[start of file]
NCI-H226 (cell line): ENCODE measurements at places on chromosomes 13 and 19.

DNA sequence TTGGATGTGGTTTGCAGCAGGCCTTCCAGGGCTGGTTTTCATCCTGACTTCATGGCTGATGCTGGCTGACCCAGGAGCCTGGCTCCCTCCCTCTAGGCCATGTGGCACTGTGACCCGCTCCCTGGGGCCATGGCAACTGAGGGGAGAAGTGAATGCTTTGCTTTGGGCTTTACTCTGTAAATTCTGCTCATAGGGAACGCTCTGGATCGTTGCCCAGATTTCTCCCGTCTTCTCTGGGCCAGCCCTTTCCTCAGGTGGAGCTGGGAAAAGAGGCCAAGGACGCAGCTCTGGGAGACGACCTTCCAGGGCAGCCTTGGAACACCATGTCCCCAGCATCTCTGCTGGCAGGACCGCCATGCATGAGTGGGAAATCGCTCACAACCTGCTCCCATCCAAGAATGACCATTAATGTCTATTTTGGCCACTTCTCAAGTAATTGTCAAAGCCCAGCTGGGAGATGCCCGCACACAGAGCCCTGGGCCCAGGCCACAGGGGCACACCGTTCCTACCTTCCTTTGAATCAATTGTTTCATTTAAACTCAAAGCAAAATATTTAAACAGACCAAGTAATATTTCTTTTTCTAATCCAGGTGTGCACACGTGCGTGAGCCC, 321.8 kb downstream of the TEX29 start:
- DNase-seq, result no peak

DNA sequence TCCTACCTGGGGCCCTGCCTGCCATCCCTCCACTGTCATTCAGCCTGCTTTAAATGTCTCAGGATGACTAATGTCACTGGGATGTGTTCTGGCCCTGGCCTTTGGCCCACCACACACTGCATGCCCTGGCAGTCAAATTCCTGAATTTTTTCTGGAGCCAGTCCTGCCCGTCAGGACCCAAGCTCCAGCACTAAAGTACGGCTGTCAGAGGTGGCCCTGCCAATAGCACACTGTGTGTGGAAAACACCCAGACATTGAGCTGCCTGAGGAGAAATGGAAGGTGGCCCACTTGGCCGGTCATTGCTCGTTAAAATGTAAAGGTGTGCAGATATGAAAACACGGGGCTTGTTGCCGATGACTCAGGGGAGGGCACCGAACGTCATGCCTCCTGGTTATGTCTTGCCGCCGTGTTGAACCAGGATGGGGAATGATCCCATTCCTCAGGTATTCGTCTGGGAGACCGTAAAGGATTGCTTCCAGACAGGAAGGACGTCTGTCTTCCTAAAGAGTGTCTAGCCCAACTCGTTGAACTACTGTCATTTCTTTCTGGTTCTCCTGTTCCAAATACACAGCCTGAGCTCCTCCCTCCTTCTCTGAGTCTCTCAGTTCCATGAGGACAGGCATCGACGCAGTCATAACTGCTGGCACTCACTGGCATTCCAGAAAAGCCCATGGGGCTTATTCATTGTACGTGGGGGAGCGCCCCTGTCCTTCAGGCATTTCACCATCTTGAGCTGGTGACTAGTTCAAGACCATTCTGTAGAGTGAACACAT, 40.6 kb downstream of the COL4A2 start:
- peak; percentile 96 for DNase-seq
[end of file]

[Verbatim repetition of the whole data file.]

NCI-H226 (cell line): ENCODE measurements at places on chromosomes 13 and 19.

DNA sequence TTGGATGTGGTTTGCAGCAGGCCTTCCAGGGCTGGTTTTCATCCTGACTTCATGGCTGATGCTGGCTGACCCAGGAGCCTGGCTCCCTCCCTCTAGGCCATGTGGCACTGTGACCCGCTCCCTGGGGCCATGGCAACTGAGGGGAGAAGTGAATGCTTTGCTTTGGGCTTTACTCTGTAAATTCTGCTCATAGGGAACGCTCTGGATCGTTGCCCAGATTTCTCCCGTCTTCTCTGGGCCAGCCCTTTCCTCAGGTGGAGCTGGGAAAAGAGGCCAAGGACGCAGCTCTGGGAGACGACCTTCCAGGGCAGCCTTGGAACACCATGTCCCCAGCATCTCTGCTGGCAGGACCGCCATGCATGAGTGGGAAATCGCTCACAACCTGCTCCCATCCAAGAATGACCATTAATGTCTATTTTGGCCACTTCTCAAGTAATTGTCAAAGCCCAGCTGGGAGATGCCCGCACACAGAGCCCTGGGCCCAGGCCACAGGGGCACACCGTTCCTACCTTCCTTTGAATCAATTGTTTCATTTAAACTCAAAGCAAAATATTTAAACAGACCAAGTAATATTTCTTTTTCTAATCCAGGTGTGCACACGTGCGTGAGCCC, 321.8 kb downstream of the TEX29 start:
- DNase-seq, result no peak

DNA sequence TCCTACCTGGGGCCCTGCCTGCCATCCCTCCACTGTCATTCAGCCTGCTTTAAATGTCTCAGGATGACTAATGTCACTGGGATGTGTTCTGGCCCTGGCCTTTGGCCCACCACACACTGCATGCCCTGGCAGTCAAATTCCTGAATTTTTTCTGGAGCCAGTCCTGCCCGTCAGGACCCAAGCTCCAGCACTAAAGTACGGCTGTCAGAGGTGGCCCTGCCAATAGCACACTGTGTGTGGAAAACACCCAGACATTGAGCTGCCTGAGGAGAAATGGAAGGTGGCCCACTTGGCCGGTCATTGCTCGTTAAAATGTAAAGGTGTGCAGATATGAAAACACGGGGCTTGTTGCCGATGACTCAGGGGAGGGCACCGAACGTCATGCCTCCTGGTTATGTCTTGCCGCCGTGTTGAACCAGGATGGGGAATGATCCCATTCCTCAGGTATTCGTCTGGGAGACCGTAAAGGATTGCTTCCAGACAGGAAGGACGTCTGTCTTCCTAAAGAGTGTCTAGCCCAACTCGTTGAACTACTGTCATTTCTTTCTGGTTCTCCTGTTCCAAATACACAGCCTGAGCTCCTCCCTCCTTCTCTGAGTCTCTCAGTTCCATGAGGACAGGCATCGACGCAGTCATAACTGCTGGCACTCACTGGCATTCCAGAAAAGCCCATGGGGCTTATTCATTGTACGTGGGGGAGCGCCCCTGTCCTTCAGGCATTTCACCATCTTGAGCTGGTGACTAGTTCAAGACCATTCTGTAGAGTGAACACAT, 40.6 kb downstream of the COL4A2 start:
- peak; percentile 96 for DNase-seq